DESIGN THE FORCE
One of the goals of the Navy Reserve’s “Design the Force” line of effort is to turn more broadly to new capabilities like unmanned autonomous vehicles and artificial intelligence. TF 59 at NAVCENT/5
Fleet oversees this mission.
The task force is a first-of-its kind unit, two-thirds of which consists of Navy Reserve Sailors, tasked with integrating unmanned systems and artificial intelligence into maritime operations within the 5th Fleet area of operation. At IMX/CE 2022, the world’s largest unmanned maritime exercise, TF 59 stood at the center of the action.
TF 59 personnel deliver expertise connected to the science, technology, and aviation fields, including Adams, who majored in aeronautical science.
“Nothing is ever boring for our unit,” said Adams. “And there’s a bit of pride in knowing what we’re doing here, what we’re spearheading, will someday be shifted to different areas of operation.”
TRAIN THE FORCE
The Navy Reserve’s “Train the Force” line of effort focuses on preparing, enhancing, and sustaining Sailors for their mobilization billet. For a unit like 5th Fleet’s NCAGS, with personnel who perform highly specialized work, a well-trained force is essential. Staffed only by Navy Reserve Sailors, it serves as the communication interface in the Middle East region between Naval forces, local port officials, and American-flagged merchant ships.
Officers in the unit must either be Surface Warfare Officer (SWO) qualified, or be licensed merchant mariners, according Cdr. Phillip Casalegno, the commanding officer of 5th Fleet NCAGS. Such deep connections to the commercial industry, and such intricate knowledge of how it operates, is essential in a crisis or contingency, when the slightest delays can cost lives. In 5th Fleet waters, NCAGS tracks as many as 100 American-flagged vessels per day.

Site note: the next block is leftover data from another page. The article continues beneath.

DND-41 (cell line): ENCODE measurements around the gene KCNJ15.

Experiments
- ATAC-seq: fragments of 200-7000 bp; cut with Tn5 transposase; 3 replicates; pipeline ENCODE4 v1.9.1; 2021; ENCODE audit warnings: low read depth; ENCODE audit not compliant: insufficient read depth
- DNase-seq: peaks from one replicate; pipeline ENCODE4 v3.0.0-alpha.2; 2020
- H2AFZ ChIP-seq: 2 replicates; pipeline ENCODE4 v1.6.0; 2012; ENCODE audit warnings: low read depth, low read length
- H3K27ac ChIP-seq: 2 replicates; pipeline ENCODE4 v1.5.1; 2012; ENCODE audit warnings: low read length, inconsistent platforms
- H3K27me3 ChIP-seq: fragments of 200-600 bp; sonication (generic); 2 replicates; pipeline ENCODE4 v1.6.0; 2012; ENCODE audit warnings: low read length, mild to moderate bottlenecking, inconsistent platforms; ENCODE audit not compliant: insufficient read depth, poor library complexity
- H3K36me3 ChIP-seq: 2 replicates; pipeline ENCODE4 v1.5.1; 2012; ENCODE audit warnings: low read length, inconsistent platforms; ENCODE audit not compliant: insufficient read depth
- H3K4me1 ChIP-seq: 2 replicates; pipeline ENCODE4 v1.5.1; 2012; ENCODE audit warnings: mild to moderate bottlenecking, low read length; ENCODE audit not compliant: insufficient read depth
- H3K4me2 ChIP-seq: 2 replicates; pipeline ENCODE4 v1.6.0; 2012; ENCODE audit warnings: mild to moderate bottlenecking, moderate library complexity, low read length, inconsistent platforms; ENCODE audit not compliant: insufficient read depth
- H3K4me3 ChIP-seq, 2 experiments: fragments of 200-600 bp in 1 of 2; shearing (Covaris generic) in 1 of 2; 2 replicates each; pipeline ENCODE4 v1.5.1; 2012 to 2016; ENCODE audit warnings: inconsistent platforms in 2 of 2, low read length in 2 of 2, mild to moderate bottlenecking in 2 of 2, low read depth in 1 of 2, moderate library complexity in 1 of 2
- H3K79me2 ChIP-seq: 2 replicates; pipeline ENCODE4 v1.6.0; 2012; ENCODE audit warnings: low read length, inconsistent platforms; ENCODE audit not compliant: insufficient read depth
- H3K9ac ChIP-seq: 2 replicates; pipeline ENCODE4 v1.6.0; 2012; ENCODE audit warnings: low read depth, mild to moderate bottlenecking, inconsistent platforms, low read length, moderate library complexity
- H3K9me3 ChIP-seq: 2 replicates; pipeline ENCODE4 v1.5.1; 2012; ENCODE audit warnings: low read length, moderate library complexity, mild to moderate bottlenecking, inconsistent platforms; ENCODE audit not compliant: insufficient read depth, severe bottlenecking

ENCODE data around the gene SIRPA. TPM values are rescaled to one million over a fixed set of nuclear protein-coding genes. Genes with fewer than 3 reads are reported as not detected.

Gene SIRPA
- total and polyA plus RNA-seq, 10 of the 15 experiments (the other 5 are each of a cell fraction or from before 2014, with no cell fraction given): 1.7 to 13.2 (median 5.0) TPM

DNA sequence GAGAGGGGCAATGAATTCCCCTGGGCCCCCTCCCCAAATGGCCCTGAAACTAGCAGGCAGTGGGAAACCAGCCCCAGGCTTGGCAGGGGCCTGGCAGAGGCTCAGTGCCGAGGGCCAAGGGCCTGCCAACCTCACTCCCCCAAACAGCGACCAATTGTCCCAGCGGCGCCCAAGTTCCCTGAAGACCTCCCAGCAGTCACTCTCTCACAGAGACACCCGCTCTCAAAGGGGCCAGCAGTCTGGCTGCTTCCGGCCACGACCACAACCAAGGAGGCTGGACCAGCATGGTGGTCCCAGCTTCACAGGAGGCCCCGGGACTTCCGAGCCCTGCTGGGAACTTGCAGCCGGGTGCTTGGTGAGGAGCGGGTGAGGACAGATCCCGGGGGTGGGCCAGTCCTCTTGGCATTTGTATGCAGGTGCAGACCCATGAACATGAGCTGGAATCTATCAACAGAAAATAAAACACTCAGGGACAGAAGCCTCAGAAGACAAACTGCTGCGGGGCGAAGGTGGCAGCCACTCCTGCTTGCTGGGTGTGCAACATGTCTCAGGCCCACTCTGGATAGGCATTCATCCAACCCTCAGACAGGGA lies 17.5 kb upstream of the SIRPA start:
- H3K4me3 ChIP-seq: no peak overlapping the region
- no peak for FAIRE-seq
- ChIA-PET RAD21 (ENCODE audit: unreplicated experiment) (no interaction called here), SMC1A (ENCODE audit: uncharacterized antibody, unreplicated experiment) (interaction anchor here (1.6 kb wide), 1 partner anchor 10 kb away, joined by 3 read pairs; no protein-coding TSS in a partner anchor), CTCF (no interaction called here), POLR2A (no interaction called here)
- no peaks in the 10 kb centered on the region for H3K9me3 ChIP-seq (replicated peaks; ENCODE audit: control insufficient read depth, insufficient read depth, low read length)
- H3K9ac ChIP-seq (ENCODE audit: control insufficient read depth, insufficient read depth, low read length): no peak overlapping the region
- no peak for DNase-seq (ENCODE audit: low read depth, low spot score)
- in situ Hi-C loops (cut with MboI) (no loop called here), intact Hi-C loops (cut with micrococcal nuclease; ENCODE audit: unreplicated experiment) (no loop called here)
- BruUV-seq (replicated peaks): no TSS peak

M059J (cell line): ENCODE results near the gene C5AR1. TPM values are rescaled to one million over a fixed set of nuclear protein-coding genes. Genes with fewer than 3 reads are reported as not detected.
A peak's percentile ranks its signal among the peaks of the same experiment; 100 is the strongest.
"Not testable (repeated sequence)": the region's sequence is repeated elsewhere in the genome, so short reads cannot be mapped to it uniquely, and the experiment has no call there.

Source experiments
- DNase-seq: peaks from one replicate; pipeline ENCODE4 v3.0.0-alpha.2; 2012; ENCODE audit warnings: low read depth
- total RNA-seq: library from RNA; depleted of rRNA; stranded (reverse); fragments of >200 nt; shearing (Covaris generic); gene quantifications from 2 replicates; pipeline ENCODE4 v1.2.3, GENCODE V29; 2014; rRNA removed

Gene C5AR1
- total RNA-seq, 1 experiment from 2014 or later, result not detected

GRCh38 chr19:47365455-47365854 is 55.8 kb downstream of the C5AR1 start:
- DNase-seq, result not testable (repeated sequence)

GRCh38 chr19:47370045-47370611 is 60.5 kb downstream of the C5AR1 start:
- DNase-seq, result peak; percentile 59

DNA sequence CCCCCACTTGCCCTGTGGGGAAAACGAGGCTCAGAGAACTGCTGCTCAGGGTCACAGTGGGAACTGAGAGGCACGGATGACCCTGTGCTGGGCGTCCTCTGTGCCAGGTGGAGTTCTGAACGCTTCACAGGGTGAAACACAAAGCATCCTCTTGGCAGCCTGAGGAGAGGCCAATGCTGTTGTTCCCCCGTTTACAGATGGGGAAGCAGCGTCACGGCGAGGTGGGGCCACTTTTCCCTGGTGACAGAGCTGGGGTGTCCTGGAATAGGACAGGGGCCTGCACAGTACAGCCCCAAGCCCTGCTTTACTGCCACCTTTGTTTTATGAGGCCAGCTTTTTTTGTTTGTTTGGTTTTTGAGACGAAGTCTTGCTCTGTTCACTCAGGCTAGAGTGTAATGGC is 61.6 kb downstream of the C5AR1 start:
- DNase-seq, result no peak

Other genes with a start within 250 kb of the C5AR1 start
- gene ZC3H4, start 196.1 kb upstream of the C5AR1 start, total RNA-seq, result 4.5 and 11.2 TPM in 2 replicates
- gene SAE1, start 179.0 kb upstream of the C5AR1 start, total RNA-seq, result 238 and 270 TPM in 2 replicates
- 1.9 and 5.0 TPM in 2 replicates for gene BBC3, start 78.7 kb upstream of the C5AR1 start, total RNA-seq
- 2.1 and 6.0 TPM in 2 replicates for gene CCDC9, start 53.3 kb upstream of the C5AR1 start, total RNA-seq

“You can’t handle a maritime crisis or event without addressing commercial shipping,” says Casalegno. “NCAGS brings a whole level of depth by adding the commercial shipping experience.”
During IMX/CE 2022, Casalegno and his crew of 17 worked closely with their German Navy NCAGS counterparts in Bahrain and at ports throughout the region to share communication practices and strengthen ties between regional naval partners participating in the exercise and merchant vessels.
Information systems technician 2nd Class Darwin Ivanovich, a Navy Reserve Sailor, was assigned to an NCAGS team stationed in Egypt for the exercise. He said the chance to participate in events like IMX/CE22 is why he serves. “The Navy Reserve is what you make of it. If you seek out opportunities like this exercise, it’s so enjoyable and fulfilling.”
He added that he especially values the exchange of ideas inherent to working with international partners. “I’m able to learn from them, and then pass along to them knowledge that we have.”
MOBILIZE THE FORCE
The Navy Reserve’s “Mobilize the Force” line of effort emphasizes more efficient delivery of surge capacity, sometimes on a moment’s notice. The ultimate aim is to be able to mobilize the entire Navy Reserve force within a month.
Nearly all of the billets at CTF Sentinel, Task Force 59, and NCAGS in Bahrain are filled by personnel on mobilization orders. In other words, these units are closely, and constantly, involved with the Mobilize-to-Billet process, which the Navy Reserve is continuing to streamline.
A Reserve force developed, designed, trained, and ready to mobilize is imperative when considering the challenges and threats the U.S. faces. It is the way people like Adams with Task Force 59, or Morris with CTF Sentinel, or Casalegno and Ivanovich with NCAGS, can continue to successfully put the word “serve” in “Reserve.”